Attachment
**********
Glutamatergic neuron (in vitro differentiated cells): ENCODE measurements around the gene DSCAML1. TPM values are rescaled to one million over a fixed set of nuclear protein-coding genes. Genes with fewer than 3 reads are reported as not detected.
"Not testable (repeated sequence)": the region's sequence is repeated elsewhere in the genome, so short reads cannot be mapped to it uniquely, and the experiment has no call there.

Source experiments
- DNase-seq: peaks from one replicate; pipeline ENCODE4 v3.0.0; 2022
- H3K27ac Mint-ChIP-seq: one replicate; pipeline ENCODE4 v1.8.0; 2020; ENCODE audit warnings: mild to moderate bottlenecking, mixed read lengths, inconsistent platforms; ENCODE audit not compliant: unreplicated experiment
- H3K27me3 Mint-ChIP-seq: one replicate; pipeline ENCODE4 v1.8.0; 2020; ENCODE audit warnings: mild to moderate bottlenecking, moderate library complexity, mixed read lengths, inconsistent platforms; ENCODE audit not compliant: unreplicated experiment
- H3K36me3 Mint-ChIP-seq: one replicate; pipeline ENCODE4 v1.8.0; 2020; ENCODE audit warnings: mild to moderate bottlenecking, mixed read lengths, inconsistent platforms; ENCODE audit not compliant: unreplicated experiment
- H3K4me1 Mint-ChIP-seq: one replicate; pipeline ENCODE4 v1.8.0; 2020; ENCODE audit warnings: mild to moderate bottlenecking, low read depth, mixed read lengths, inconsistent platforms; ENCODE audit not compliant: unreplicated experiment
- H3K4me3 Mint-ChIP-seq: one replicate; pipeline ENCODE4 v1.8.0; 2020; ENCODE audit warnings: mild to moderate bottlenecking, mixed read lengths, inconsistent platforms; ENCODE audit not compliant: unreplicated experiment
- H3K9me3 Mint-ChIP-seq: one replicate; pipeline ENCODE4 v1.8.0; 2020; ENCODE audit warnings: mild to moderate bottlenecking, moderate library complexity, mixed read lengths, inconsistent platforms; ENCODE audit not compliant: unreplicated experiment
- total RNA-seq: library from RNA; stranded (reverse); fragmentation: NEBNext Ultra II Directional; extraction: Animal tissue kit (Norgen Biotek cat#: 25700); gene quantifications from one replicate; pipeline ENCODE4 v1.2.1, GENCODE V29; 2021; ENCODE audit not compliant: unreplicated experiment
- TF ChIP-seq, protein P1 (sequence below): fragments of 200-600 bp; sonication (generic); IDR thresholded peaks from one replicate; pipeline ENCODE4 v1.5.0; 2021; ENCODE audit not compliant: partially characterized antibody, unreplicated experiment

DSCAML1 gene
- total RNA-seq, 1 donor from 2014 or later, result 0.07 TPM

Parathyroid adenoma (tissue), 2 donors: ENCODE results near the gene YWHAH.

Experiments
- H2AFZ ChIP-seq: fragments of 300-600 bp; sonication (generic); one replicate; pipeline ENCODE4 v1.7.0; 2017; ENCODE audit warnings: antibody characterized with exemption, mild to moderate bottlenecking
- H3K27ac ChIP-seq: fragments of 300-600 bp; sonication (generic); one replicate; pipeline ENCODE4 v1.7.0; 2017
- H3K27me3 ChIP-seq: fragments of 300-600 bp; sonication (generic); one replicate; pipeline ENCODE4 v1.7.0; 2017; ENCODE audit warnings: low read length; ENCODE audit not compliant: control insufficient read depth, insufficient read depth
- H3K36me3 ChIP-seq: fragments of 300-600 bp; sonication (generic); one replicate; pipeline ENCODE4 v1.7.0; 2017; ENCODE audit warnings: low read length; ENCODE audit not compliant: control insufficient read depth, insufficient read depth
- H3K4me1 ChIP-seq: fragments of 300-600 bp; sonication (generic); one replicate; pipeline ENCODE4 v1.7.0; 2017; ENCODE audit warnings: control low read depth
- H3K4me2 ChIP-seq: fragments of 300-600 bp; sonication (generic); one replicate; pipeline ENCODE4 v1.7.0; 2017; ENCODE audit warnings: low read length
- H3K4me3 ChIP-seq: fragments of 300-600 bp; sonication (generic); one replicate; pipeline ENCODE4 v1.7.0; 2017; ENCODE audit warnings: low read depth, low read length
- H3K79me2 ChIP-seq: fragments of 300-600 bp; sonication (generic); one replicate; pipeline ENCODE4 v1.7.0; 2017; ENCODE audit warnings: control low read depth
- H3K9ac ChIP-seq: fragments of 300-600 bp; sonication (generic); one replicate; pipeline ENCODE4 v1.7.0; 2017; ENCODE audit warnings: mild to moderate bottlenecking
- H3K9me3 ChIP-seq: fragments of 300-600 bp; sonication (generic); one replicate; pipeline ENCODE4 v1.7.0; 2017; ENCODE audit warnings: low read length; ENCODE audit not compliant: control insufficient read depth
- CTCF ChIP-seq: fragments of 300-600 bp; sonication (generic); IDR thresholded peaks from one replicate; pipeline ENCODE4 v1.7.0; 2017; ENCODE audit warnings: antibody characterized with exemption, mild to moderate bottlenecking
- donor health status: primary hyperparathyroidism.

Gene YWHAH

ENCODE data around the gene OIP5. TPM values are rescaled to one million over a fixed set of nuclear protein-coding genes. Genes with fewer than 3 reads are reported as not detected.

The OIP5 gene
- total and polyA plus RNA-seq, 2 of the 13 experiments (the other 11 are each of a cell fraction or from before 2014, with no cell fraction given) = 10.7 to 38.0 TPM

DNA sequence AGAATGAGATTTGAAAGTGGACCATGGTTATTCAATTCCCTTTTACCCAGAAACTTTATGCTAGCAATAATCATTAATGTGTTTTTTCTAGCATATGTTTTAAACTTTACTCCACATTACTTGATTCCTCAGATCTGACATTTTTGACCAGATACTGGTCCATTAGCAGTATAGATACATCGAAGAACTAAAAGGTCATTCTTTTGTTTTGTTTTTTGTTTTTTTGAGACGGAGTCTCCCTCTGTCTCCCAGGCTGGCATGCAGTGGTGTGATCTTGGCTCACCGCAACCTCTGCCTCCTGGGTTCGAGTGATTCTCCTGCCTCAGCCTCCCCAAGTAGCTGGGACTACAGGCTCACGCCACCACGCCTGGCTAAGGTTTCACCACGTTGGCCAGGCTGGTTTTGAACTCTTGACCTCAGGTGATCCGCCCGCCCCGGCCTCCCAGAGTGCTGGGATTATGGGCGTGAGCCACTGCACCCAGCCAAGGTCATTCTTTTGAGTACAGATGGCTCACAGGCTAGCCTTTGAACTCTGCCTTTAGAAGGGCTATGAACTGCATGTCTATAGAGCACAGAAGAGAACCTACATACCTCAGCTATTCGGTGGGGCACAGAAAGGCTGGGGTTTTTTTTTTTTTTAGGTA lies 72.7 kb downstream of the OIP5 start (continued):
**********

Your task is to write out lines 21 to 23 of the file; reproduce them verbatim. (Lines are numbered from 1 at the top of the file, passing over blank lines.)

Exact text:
- H3K4me1 ChIP-seq: fragments of 300-600 bp; sonication (generic); one replicate; pipeline ENCODE4 v1.7.0; 2017; ENCODE audit warnings: control low read depth
- H3K4me2 ChIP-seq: fragments of 300-600 bp; sonication (generic); one replicate; pipeline ENCODE4 v1.7.0; 2017; ENCODE audit warnings: low read length
- H3K4me3 ChIP-seq: fragments of 300-600 bp; sonication (generic); one replicate; pipeline ENCODE4 v1.7.0; 2017; ENCODE audit warnings: low read depth, low read length